• Pulmonary stenosis Pulmonary stenosis Valvular disorders can arise from the pulmonary valve, located between the right ventricle (RV) and the pulmonary artery (PA). Valvular disorders are diagnosed by echocardiography. Pulmonary stenosis (PS) is valvular narrowing causing RV outflow tract obstruction. Pulmonary Stenosis
    • Tricuspid valve abnormalities
    • Pulmonary hypertension Pulmonary Hypertension Pulmonary hypertension (PH) or pulmonary arterial hypertension (PAH) is characterized by elevated pulmonary arterial pressure, which can lead to chronic progressive right heart failure. Pulmonary hypertension is grouped into 5 categories based on etiology, which include primary PAH, and PH due to cardiac disease, lung or hypoxic disease, chronic thromboembolic disease, and multifactorial or unclear etiologies. Pulmonary Hypertension 
  • Atrial septum aneurysm Aneurysm An aneurysm is a bulging, weakened area of a blood vessel that causes an abnormal widening of its diameter > 1.5 times the size of the native vessel. Aneurysms occur more often in arteries than in veins and are at risk of dissection and rupture, which can be life-threatening. Extremity and Visceral Aneurysms: aneurysm Aneurysm An aneurysm is a bulging, weakened area of a blood vessel that causes an abnormal widening of its diameter > 1.5 times the size of the native vessel. Aneurysms occur more often in arteries than in veins and are at risk of dissection and rupture, which can be life-threatening. Extremity and Visceral Aneurysms of the membrane of the fossa ovalis
  • EA:
    • Embryological malformation of the right atrium and tricuspid valve
    • Leads to retrograde flow Flow Blood flows through the heart, arteries, capillaries, and veins in a closed, continuous circuit. Flow is the movement of volume per unit of time. Flow is affected by the pressure gradient and the resistance fluid encounters between 2 points. Vascular resistance is the opposition to flow, which is caused primarily by blood friction against vessel walls. Vascular Resistance, Flow, and Mean Arterial Pressure through the tricuspid valve

Diagnostic imaging

  • Color- flow Flow Blood flows through the heart, arteries, capillaries, and veins in a closed, continuous circuit. Flow is the movement of volume per unit of time. Flow is affected by the pressure gradient and the resistance fluid encounters between 2 points. Vascular resistance is the opposition to flow, which is caused primarily by blood friction against vessel walls. Vascular Resistance, Flow, and Mean Arterial Pressure Doppler echocardiography is commonly used to identify PFOs.
  • Contrast-enhanced 2-dimensional or 3-dimensional transesophageal echocardiography may identify small PFOs.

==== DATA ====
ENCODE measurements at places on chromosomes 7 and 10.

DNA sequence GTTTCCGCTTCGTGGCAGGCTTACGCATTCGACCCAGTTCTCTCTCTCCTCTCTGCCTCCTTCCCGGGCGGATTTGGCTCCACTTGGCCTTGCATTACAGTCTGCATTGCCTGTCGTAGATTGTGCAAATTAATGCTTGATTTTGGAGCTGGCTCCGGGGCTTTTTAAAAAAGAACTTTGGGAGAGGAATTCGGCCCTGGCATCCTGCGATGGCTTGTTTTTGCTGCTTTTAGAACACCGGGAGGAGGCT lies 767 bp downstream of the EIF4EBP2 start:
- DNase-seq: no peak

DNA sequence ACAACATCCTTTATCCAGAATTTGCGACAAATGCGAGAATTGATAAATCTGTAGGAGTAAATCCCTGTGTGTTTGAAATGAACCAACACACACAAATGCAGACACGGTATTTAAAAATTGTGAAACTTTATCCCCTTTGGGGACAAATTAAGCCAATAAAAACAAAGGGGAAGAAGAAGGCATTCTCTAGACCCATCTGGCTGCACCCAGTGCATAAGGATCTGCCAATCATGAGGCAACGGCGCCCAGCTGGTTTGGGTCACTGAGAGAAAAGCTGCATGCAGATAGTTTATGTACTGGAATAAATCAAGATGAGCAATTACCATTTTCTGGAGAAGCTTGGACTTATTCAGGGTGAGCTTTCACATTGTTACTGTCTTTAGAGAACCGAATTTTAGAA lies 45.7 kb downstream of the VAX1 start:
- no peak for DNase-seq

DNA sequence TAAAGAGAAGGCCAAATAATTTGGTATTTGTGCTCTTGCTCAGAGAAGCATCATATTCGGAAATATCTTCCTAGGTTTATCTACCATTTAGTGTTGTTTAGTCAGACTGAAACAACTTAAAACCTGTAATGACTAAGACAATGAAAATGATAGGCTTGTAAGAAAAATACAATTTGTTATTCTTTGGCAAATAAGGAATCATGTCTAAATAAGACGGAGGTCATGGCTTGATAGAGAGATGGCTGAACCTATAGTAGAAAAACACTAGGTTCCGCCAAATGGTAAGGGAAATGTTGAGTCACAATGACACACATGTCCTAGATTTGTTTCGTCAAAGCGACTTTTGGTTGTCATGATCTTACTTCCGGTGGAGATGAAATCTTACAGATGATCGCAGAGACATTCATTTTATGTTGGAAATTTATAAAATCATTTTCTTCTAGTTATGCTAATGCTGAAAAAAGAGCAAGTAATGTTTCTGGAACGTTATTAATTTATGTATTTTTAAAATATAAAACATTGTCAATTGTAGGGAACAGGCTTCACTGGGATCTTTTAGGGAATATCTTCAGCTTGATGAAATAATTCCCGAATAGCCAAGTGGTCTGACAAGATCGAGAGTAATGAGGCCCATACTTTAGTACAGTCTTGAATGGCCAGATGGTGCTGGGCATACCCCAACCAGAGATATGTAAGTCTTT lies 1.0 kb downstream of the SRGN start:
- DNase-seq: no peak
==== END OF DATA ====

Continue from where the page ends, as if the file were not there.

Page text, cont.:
Pfo ultrasound

Transesophageal echocardiogram showing a patent foramen ovale in a patient who presented with cryptogenic ischemic stroke Ischemic Stroke An ischemic stroke (also known as cerebrovascular accident) is an acute neurologic injury that occurs as a result of brain ischemia; this condition may be due to cerebral blood vessel occlusion by thrombosis or embolism, or rarely due to systemic hypoperfusion. Ischemic Stroke. The patent foramen is observed in the septum between the right atrium (RA) and left atrium (LA).

Image: “TEE showing a PFO in 62°” by Knebel, F. at al. License: CC BY 2.0, screenshot edited by Lecturio.

Management

  • Isolated asymptomatic PFO: no treatment indicated
  • Isolated PFO associated with an otherwise unexplained stroke:
    • All patients: lifestyle modifications aimed at reducing heart disease and risk of strokes including diet, exercise, and smoking cessation
    • Low risk for recurrent stroke: antiplatelet agents Antiplatelet agents Antiplatelet agents are medications that inhibit platelet aggregation, a critical step in the formation of the initial platelet plug. Abnormal, or inappropriate, platelet aggregation is a key step in the pathophysiology of arterial ischemic events. The primary categories of antiplatelet agents include aspirin, ADP inhibitors, phosphodiesterase/adenosine uptake inhibitors, and glycoprotein IIb/IIIa inhibitors. Antiplatelet Agents (e.g., aspirin, clopidogrel)
    • High risk for recurrent stroke: aspirin + warfarin
  • Open surgical closure or percutaneous closure: indicated in patients with recurrent stroke, large PFOs, contraindications to anticoagulant therapy, etc.

References

  1. Snyder, B., & Neuman, T. (2016). Diving disorders. In J. E. Tintinalli et al. Tintinalli’s emergency medicine: A comprehensive study guide, 8e. New York, NY: McGraw-Hill Education. accessmedicine.mhmedical.com/content.aspx?aid=1121493927
  2. Therrien, J., & Marelli, A. J. (2020). Congenital heart disease in adults. In L. Goldman MD, & A. I. Schafer MD (Eds.), Goldman-Cecil medicine (pp. 35-365.e4) https://www.clinicalkey.es/#!/content/3-s2.0-B9780323532662000618
  3. Suradi, Hussam S., MD, et al. (2016). Patent foramen ovale. Cardiology Clinics, 34(2), 231-240. doi:http://dx.doi.org/10.1016/j.ccl.2015.12.001
  4. Geva, T., Prof, Martins, J. D., M.D., & Wald, R. M., M.D. (2014). Atrial septal defects. Lancet, The, 383(9932), 1921-1932. doi:http://dx.doi.org/10.1016/S0140-6736(13)62145-5
  5. Dattilo, P. B., M.D., Kim, M. S., M.D., & Carroll, J. D., M.D. (2013). Patent foramen ovale. Cardiology Clinics, 31(3), 401-415. doi:http://dx.doi.org/10.1016/j.ccl.2013.05.002